Frames per second (FPS) is the number (or rate) of images per second (IPS) or the quantity of images recorded by a video or motion picture camera in a second. It is also the number of images per second viewed by the viewer of a webcast. The higher the number of IPS, the more the movements of the body, camera, or object are fluid and clean. A high rate of images per second increases the size of a file considerably, which in turn generates the need for a faster Internet connection. The rate of IPS is one of the four main quality factors of a webcast feed, impacting uploading and downloading speeds. The other factors are the resolution, the coding/decoding system of the feed, and the type of file compression. The most current rates of IPS used in live webcasting in Canada can be summed up, as follows:
– 24 (most used in motion pictures, but also used in webcasting, capture, and videodance)
– 29.97 or 30 (the most current rates)
– 60 (produces a more fluid and cleaner image but less used because it requires double the Mbps in upload and download speeds from viewers.
Habillage is the sum of all the graphic elements added before, during and after a webcast, which make it possible to provide additional information. In webcasting, for example, these include: the first image before the transmission, announcing that it will begin; the final countdown before it starts; an image signaling a potential technical problem; and images with artistic and production credits that appear at the end of the performance. Other examples of habillage include banners placed in the lower third of the image containing the names of the speakers on the image and theatre and coproducers logos.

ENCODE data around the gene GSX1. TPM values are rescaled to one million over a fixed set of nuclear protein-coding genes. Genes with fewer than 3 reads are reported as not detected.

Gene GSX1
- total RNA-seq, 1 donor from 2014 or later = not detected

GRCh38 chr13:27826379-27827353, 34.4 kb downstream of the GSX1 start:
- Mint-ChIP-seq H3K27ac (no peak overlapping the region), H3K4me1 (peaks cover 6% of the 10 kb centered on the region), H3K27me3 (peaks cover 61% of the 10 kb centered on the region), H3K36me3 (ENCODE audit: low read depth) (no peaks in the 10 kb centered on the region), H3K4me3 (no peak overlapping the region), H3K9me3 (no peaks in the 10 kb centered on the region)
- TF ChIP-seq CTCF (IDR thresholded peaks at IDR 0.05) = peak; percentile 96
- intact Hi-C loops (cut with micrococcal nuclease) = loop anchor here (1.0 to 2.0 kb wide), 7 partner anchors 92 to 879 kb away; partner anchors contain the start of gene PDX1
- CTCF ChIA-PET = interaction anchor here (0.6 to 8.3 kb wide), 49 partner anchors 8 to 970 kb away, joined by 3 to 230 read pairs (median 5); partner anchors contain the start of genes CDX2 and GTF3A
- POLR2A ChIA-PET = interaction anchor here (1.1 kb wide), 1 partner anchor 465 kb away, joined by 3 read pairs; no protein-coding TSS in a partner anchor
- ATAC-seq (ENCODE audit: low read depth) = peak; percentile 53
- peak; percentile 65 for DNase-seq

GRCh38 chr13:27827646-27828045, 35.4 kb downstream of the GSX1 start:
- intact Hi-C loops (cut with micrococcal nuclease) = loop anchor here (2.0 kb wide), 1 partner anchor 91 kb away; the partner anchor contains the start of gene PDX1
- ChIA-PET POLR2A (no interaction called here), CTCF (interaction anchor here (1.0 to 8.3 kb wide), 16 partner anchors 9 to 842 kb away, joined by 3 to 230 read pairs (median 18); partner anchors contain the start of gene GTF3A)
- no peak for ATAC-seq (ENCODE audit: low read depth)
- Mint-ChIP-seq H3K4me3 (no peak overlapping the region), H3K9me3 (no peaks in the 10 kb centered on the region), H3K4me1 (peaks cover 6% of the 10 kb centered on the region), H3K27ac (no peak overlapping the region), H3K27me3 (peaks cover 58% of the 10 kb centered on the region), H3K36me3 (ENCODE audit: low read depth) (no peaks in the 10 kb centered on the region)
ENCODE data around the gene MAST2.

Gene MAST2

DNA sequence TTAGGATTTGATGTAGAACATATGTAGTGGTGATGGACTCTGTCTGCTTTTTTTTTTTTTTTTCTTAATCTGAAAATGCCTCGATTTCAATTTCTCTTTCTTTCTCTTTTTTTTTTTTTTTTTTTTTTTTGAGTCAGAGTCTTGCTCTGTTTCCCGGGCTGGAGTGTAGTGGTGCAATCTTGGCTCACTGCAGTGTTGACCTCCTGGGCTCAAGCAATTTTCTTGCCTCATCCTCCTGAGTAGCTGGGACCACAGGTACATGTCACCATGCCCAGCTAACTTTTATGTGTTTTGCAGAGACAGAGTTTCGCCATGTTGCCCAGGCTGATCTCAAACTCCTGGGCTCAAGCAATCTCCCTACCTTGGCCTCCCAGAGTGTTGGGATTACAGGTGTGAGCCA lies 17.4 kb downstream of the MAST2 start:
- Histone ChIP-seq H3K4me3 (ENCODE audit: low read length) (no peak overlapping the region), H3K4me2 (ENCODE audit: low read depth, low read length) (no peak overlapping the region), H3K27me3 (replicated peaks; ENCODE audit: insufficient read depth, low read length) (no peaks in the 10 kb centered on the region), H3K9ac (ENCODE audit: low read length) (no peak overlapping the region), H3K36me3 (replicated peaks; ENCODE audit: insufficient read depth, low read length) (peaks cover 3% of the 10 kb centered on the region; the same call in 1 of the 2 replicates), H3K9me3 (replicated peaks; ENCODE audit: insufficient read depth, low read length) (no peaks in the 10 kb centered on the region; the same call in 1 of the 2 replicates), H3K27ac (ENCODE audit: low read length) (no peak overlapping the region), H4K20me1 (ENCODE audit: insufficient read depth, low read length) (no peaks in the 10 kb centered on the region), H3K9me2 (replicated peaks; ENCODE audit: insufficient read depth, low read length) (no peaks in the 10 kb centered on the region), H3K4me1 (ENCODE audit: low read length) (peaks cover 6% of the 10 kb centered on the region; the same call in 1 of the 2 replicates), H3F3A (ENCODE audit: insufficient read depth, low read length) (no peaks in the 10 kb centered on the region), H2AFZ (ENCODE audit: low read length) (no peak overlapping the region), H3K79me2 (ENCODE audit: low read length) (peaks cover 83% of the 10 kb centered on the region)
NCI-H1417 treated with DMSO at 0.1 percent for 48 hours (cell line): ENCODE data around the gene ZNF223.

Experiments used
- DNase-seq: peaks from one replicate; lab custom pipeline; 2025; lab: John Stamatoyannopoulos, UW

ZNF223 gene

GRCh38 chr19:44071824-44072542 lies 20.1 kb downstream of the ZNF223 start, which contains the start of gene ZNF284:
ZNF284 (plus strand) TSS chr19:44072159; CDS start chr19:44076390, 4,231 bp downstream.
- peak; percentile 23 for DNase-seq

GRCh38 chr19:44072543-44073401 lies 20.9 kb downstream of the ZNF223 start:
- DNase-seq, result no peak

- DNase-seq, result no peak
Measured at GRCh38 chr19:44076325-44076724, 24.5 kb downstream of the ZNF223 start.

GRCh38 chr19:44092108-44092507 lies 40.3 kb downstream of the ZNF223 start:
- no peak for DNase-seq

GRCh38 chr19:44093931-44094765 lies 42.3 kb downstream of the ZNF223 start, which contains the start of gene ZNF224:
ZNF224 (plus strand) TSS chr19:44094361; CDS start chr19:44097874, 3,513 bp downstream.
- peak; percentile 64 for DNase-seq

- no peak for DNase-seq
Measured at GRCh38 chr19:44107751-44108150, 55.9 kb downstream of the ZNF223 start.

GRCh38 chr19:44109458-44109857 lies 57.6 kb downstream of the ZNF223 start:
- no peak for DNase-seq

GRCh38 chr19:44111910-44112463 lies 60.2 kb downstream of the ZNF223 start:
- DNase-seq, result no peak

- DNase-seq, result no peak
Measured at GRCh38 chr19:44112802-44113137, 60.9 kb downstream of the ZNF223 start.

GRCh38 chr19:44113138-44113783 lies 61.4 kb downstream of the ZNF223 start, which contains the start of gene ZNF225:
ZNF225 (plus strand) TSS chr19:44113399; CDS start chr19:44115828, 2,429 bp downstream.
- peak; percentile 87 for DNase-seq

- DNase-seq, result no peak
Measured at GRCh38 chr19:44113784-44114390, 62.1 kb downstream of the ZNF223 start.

The vast majority of webcasts are recorded in Full HD resolution because sending a 4K feed by Internet requires very high speed, i.e., four times greater than with Full HD resolution, a speed that not everyone necessarily has at home. That said, it is important that the recording of the webcast be in 4K, 6K, or greater resolution to allow the image to be reframed in post-production without losing quality or the image degrading.
Real time is the computer processing of media (audio, video, text) perceived as immediate. When the processing delay is less than the latency of human perception, the sensation is that the processing is being done in real time. For example, two sounds triggered with a less than 5 millisecond delay between them are perceived as a single sound by the human ear. Hence, the latency of sound perception is less than 5 milliseconds. Beyond the math, this concept is important to understanding that interaction in real time must be programmed on devices capable of creating the illusion of immediacy, i.e., processing information quickly.
The focus puller is the person who, when necessary, adjusts the focus of the camera lens. In practical terms, if the DOP is physically engaged in the camera movements, they cannot manually adjust the focus at the same time.
Broadcast refers to the broadcast itself and/or the act of broadcasting. In the history of mass communication, broadcasting is used in the case of radio transmission of television because it is broadcast (cast) from a single point to a large (broad) audience. In the specific case of a broadcast on the Internet, the term used is webcast, a new version of broadcasting via a network rather than radio waves.